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That's all true (I haven't checked myself, but lots of people talk about it on Reddit and elsewhere).

Still, the big selling point is: Inexpensive. Easy to install (simple PHP). Looks relatively polished.

All the "competitors" are either much more expensive, or you need to be an enthusiast in the tech stack they have chosen.

phpList is free and open source:


We've been using it for years without any issues.

Shameless plug: https://listmonk.app (FOSS. Written in Go)

I'm curious, what made you go with a multiple lists approach instead of tagging users on a single list?

A lot of popular (but expensive) services like ConvertKit have moved to a tagging approach many many years ago.

It's so much easier to manage your list of emails when it's a single list and then you add tags to specific users like "purchased X". This way the email address only exists in 1 spot and you can segment on the tags.

The Sendy approach (and from the looks of it your app too) becomes very unwieldy with having to manage, parse and merge multiple lists on a regular basis.

+1 for this approach. This was the #1 design decision we made with BigMailer.io back in 2015. It's not trivial to change the model once you go with unique lists approach.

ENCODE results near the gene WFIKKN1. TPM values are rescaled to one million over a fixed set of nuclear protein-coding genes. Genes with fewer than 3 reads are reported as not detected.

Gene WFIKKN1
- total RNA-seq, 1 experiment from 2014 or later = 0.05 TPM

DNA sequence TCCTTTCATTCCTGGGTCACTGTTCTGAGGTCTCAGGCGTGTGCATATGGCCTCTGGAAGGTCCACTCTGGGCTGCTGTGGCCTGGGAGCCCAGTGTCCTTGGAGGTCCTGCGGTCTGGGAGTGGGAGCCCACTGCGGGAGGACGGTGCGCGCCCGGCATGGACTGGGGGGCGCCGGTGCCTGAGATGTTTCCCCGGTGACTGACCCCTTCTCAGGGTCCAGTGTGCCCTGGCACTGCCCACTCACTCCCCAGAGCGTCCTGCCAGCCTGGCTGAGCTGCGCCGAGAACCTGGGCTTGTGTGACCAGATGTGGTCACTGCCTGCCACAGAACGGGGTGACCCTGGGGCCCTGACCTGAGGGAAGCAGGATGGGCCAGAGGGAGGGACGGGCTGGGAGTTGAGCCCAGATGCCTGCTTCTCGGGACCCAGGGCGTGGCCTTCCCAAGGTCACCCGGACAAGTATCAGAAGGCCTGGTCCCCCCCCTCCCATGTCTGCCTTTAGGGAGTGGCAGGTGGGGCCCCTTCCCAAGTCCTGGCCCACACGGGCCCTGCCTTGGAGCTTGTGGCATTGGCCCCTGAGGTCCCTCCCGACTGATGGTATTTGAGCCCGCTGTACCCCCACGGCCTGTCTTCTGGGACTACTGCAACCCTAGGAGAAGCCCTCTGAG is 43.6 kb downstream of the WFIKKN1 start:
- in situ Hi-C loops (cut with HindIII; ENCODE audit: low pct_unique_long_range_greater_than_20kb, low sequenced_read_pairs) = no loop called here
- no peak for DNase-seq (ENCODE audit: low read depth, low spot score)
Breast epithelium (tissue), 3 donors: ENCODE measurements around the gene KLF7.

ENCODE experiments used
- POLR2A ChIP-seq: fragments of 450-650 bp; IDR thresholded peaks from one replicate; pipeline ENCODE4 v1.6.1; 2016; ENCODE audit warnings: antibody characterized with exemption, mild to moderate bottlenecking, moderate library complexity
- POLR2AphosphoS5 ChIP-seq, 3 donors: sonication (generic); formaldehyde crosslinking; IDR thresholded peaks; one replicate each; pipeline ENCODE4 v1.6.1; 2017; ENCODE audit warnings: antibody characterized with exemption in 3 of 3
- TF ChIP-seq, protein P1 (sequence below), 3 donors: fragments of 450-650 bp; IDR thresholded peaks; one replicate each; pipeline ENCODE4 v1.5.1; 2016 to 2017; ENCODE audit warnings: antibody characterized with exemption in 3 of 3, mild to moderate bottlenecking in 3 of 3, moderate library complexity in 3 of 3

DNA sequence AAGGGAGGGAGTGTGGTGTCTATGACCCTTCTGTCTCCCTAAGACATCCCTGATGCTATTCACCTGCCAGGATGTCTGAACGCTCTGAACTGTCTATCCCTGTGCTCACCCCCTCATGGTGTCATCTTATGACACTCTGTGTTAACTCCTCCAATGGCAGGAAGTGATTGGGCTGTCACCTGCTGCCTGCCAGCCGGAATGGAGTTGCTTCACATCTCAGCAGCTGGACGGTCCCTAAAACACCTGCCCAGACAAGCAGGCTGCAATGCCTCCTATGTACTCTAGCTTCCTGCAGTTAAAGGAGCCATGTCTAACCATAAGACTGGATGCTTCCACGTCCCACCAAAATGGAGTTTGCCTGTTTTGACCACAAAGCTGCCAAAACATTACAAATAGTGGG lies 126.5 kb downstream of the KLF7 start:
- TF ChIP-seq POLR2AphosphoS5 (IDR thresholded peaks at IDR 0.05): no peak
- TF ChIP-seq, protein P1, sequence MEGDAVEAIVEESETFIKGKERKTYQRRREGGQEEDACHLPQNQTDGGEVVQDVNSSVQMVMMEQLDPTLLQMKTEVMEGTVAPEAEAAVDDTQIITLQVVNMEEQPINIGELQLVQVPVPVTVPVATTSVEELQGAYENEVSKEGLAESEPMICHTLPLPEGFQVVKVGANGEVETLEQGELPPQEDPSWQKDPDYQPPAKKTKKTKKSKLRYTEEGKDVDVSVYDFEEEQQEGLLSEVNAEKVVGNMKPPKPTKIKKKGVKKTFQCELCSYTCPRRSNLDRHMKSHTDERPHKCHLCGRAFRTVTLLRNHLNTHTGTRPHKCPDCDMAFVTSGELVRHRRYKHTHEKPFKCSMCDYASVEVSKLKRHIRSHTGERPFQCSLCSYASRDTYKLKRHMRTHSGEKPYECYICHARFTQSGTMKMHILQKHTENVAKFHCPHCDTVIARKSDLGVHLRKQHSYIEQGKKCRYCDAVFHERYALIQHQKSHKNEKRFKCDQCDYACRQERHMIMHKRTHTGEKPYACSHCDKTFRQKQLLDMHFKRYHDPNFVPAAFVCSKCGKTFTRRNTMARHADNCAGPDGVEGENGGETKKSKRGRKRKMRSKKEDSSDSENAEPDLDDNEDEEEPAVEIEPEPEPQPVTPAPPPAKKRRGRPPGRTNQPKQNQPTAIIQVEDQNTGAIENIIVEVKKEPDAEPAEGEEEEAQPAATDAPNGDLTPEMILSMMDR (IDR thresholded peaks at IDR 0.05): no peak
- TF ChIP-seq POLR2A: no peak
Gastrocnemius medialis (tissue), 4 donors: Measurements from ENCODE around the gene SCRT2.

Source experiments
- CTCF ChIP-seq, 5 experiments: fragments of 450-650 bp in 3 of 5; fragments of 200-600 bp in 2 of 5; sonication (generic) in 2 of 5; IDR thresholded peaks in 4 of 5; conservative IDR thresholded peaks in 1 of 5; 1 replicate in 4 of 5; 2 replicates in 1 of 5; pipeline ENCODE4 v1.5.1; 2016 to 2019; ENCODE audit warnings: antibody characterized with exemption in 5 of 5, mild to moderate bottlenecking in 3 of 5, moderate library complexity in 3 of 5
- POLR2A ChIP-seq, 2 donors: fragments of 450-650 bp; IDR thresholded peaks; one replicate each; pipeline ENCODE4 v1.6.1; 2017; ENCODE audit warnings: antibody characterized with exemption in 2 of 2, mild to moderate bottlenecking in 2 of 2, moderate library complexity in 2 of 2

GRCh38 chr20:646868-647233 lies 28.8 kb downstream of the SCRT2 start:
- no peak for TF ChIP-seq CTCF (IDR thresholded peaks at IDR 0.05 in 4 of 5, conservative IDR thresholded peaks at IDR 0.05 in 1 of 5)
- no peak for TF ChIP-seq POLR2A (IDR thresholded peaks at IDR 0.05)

Performance is extra helpful for making real-time segment size calculations. We use elastic search and it's costly.

listmonk supports arbitrary nested tags and attributes in the form of JSON. A subscriber can have properties like {"purchased_x": true, ...}. It's possible to issue complex SQL expressions to filter and send campaigns to subscribers.

The multi-list approach has several other benefits. When manager / sender (and other) permissions get introduced, it will be straight forward to restrict users to managing certain lists. In addition, multiple lists allow subscribers to selectively subscribe / unsubscribe from lists.

Internally, the structure is simple. There is only one subscribers table and subscriber data is not duplicated anywhere. List (foreign key) relationships are in a separate table.

That sounds very promising.

So in theory could you have 1 list and each subscriber has many tags, and then you can segment on those tags?

Also, do you have any public success stories beyond your own Zerodha campaigns? Have you compared delivery / bounce / etc. rates vs Sendy and other tools using the same email providers? Also how fast can you send emails out through SES?

Really nice, ever thought of adding a drag-drop editor?

Like GrapesJS: https://github.com/artf/grapesjs-mjml

That looks interesting. Will check it out.

@Tomte - You can use msmtp listening on localhost to forward to SES, authenticated

Okay. Again, different target group. Sendy targets people who have no idea what msmtp is. They upload the files to their web host, enter a database password the hoster have them and AWS credentials, and they are done.

It looks to me like it sends via a local mail server, not SES? Totally different .

Any SMTP server. SES also offers an SMTP interfaces.

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